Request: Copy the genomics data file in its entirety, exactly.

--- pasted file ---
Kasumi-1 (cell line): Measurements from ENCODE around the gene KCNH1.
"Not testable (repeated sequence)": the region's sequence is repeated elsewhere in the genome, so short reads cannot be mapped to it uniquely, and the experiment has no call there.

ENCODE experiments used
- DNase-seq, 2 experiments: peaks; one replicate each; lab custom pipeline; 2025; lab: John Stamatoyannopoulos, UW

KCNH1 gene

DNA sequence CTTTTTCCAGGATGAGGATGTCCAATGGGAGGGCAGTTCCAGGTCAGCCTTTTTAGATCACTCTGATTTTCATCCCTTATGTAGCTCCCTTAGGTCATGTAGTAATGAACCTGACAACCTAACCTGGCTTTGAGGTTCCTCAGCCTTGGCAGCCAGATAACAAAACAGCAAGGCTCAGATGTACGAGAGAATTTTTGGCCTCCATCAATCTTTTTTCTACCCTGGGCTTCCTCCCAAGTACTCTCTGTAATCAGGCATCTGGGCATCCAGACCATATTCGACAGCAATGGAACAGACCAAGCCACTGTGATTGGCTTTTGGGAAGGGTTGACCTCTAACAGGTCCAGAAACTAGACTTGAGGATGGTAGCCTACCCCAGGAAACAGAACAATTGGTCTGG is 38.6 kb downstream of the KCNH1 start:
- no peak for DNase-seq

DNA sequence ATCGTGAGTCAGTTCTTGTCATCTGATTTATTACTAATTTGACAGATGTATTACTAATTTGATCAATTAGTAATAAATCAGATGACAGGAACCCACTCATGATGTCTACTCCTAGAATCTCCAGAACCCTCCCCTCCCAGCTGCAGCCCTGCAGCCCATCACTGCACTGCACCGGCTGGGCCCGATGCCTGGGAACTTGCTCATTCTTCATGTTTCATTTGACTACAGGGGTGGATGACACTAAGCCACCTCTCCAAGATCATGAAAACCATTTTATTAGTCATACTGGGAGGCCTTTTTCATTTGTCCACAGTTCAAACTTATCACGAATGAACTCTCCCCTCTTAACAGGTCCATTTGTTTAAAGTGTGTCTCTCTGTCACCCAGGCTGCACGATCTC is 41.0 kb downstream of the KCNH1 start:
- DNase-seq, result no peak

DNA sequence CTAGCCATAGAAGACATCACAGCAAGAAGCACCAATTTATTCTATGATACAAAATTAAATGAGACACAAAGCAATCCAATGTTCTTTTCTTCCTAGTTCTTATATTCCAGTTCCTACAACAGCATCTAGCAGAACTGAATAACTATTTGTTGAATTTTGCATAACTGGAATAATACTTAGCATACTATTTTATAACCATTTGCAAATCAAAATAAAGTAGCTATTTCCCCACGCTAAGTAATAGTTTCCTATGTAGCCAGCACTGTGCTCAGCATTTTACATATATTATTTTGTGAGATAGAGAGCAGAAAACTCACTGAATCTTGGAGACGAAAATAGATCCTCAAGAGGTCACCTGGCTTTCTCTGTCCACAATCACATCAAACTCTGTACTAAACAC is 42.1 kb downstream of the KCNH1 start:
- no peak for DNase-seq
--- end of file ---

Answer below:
Kasumi-1 (cell line): Measurements from ENCODE around the gene KCNH1.
"Not testable (repeated sequence)": the region's sequence is repeated elsewhere in the genome, so short reads cannot be mapped to it uniquely, and the experiment has no call there.

ENCODE experiments used
- DNase-seq, 2 experiments: peaks; one replicate each; lab custom pipeline; 2025; lab: John Stamatoyannopoulos, UW

KCNH1 gene

DNA sequence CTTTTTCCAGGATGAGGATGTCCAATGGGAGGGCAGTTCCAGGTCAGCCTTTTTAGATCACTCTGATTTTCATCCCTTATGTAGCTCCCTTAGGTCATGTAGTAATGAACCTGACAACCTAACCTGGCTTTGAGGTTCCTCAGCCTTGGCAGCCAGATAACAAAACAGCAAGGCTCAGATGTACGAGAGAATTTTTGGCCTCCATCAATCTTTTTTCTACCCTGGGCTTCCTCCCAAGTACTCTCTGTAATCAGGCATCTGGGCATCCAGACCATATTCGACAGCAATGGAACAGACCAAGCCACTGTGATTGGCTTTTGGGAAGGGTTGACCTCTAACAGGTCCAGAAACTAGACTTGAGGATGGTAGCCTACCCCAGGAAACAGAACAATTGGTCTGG is 38.6 kb downstream of the KCNH1 start:
- no peak for DNase-seq

DNA sequence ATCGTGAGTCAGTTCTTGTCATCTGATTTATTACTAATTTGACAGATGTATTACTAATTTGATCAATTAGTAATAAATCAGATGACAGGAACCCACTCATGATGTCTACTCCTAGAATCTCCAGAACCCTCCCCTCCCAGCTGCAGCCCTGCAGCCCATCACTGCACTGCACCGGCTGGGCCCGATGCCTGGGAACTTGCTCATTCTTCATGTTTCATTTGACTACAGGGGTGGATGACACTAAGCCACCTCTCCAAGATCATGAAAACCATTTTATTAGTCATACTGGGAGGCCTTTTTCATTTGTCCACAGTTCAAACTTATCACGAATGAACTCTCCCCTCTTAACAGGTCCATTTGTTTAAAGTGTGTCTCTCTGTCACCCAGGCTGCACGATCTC is 41.0 kb downstream of the KCNH1 start:
- DNase-seq, result no peak

DNA sequence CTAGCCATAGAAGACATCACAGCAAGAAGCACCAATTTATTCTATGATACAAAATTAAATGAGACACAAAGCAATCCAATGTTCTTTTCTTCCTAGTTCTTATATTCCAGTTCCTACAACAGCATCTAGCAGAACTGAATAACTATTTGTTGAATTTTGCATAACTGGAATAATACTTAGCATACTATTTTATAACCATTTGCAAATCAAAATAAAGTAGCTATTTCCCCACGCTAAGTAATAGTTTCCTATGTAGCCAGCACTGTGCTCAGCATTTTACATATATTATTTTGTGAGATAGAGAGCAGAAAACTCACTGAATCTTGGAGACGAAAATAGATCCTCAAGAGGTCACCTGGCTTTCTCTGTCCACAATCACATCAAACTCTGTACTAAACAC is 42.1 kb downstream of the KCNH1 start:
- no peak for DNase-seq